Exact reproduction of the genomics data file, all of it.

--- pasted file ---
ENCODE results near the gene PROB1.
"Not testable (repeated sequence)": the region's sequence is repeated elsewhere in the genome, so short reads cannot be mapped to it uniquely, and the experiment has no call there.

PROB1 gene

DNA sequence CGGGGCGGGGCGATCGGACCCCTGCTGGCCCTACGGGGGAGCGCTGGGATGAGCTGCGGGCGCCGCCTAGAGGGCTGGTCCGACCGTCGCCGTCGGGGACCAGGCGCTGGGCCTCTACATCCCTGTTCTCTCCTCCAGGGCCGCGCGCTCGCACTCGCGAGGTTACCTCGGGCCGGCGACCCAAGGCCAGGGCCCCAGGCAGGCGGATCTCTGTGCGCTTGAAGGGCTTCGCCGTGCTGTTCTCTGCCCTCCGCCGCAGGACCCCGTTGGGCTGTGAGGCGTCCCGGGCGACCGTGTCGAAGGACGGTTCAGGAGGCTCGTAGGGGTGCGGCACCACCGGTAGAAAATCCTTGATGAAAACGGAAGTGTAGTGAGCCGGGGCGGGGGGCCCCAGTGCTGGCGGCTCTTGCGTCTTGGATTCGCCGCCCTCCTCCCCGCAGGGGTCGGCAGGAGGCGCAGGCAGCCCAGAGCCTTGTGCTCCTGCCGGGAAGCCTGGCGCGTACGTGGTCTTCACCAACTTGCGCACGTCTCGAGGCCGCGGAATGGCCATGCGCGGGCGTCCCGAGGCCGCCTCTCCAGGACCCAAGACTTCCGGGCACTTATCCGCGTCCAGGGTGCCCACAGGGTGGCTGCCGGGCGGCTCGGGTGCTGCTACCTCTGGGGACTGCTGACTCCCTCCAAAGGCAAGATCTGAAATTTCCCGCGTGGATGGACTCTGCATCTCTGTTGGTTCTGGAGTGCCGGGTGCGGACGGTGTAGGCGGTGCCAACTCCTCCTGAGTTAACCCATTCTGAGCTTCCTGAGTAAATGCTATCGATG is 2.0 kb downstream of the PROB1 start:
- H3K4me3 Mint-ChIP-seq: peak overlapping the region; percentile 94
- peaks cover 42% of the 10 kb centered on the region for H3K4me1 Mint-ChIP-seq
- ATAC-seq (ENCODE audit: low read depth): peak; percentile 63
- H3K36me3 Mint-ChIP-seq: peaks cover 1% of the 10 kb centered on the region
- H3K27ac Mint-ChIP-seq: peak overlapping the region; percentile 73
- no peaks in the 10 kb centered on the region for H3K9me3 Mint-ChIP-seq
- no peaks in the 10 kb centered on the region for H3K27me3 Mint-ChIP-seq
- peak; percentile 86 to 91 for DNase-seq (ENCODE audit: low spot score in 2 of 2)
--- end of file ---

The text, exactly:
ENCODE results near the gene PROB1.
"Not testable (repeated sequence)": the region's sequence is repeated elsewhere in the genome, so short reads cannot be mapped to it uniquely, and the experiment has no call there.

PROB1 gene

DNA sequence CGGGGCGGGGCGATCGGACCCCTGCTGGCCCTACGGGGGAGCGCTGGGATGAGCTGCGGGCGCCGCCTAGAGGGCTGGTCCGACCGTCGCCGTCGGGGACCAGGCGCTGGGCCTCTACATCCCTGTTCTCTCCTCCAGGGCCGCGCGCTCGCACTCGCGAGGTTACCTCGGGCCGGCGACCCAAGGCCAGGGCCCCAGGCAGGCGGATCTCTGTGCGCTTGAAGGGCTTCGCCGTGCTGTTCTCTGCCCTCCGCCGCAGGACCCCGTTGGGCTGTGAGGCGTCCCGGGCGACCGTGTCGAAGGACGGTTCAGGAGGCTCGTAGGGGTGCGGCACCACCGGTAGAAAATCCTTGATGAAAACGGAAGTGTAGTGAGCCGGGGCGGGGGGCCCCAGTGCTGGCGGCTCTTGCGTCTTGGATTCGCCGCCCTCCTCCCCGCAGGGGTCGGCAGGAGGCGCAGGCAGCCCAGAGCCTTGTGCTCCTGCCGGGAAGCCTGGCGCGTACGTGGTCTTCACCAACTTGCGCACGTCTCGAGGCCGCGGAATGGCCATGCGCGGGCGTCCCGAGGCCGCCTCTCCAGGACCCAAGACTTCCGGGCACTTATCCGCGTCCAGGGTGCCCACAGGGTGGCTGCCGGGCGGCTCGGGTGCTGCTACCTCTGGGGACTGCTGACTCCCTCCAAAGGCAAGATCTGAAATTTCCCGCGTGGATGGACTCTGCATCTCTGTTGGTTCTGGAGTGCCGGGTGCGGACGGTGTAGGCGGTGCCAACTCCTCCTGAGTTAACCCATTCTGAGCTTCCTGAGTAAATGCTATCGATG is 2.0 kb downstream of the PROB1 start:
- H3K4me3 Mint-ChIP-seq: peak overlapping the region; percentile 94
- peaks cover 42% of the 10 kb centered on the region for H3K4me1 Mint-ChIP-seq
- ATAC-seq (ENCODE audit: low read depth): peak; percentile 63
- H3K36me3 Mint-ChIP-seq: peaks cover 1% of the 10 kb centered on the region
- H3K27ac Mint-ChIP-seq: peak overlapping the region; percentile 73
- no peaks in the 10 kb centered on the region for H3K9me3 Mint-ChIP-seq
- no peaks in the 10 kb centered on the region for H3K27me3 Mint-ChIP-seq
- peak; percentile 86 to 91 for DNase-seq (ENCODE audit: low spot score in 2 of 2)